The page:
of consciousness beyond formal operations: The vedic psychology
of human development. In C. N. Alexander, & E. J. Langer (Eds.),
Higher stages of human development: Adult growth beyond formal
operations (New York ed.,) Oxford University Press.
Anderson, C. A., & Dill, K. E. (2000). Video games and aggressive
thoughts, feelings, and behavior in the laboratory and in life.
Journal of Personality & Social Psychology, 78(4), 772–790.
Apperley, T. H. (2006). Genre and game studies: Toward a critical
approach to video game genres. Simulation & Gaming, 37(1), 6–23.
Baer, R. A., Smith, G. T., & Allen, K. B. (2004). Assessment of
mindfulness by self-report: The Kentucky Inventory of Mindful-
ness skills. Assessment, 11(3), 191–206.
Barab, S. A. (2007). Video game genres and some definitions. Paper
presented at the SimWorkshops: SUMMIT-TATRC Workshop
Mindfulness (2011) 2:114–122 121
Bishop, S. R., Lau, M., Shapiro, S., Carlson, L., Anderson, N. D.,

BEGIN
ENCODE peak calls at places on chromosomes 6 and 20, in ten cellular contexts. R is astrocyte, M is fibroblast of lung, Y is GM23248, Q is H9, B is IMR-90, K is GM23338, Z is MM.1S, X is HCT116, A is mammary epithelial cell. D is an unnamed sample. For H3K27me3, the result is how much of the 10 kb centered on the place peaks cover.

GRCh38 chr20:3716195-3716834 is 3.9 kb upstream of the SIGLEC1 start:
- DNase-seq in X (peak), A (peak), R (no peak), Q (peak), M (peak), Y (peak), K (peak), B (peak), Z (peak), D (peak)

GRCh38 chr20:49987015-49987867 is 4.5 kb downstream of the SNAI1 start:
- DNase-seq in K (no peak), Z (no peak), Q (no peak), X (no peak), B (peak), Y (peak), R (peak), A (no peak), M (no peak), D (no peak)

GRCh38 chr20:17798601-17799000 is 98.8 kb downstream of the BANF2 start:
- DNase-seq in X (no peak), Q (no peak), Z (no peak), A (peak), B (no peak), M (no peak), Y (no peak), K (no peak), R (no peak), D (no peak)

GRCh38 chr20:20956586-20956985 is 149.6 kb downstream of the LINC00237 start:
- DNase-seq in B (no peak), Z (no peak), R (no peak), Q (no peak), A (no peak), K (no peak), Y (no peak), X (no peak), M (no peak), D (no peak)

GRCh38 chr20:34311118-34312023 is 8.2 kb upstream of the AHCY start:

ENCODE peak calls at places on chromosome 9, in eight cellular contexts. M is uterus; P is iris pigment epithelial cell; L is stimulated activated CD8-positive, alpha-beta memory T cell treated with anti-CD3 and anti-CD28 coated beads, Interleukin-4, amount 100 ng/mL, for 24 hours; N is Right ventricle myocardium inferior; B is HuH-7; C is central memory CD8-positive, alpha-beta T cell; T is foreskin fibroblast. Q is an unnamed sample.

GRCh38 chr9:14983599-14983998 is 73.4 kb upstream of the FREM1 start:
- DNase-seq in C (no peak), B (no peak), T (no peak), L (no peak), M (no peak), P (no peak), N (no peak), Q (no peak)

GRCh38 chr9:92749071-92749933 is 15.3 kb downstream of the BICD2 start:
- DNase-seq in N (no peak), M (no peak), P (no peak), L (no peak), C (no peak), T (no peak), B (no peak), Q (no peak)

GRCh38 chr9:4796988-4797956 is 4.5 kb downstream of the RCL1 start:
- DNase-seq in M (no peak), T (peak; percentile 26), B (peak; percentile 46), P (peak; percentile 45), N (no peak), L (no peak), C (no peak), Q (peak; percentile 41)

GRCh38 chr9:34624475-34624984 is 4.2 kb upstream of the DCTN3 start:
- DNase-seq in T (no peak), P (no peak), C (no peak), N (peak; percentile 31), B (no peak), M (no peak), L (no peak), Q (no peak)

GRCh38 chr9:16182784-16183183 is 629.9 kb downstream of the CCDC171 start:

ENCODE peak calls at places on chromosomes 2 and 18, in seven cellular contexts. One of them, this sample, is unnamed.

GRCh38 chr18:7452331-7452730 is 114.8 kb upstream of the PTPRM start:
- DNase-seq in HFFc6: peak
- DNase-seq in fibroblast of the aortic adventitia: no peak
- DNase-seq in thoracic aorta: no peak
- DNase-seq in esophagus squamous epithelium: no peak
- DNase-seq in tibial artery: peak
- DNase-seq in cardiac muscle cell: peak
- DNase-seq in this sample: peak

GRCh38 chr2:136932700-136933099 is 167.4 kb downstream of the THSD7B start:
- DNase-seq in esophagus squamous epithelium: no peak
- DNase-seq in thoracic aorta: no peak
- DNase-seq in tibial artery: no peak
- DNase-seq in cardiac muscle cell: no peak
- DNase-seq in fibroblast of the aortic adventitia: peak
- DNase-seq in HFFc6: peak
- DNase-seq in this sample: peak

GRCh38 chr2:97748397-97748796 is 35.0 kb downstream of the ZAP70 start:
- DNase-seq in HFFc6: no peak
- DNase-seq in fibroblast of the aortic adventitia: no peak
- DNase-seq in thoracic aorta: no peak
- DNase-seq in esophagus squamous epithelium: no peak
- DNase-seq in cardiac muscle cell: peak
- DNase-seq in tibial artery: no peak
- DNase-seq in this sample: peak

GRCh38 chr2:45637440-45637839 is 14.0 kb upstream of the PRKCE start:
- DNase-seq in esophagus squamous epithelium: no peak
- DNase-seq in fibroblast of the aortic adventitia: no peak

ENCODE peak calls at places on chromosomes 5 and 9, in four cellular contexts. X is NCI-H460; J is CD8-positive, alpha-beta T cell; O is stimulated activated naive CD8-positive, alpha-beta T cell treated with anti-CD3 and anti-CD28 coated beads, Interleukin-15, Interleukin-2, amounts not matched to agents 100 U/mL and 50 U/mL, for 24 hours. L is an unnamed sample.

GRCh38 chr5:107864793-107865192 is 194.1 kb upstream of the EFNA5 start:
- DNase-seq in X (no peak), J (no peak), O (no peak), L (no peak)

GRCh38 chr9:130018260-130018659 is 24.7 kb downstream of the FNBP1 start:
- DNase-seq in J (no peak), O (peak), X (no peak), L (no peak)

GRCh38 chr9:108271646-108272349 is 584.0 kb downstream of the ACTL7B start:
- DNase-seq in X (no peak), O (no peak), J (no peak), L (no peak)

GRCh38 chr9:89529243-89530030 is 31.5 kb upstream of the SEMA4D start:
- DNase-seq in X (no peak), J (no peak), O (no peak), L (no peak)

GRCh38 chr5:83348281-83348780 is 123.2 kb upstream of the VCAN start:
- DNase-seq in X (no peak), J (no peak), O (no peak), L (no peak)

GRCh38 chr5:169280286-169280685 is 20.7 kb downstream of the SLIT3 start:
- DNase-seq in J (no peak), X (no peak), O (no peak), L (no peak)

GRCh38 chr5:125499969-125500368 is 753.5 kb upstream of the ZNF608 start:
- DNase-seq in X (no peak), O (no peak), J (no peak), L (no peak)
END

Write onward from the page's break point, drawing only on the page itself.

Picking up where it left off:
Carmody, J., et al. (2004). Mindfulness: A proposed operation
definition. Clinical Psychology: Science and Practice, 11, 230–
Boot, W. R., Kramer, A. F., Simons, D. J., Fabiani, M., & Gratton, G.
(2008). The effects of video game playing on attention, memory,
and executive control. Acta Psychologica, 129(3), 387–398.
Brockmyer, J. H., Fox, C. M., Curtiss, K. A., McBroom, E., Burkhart,
K. M., & Pidruzny, J. N. (2009). The development of the game
engagement questionnaire: A measure of engagement in video
game-playing. Journal of Experimental Social Psychology, 45,
Brown, K. W., & Ryan, R. M. (2003). The benefits of being present:
Mindfulness and its role in psychological well-being. Journal of
Personality and Social Psychology, 84(4), 822–848.
Choi, D., & Kim, J. (2004). Why people continue to play online
games: In search of critical design factors to increase customer
loyalty to online contents. Cyberpsychology & Behavior, 7(1),
Chou, T. J., & Ting, C. C. (2003). The role of flow experience in cyber-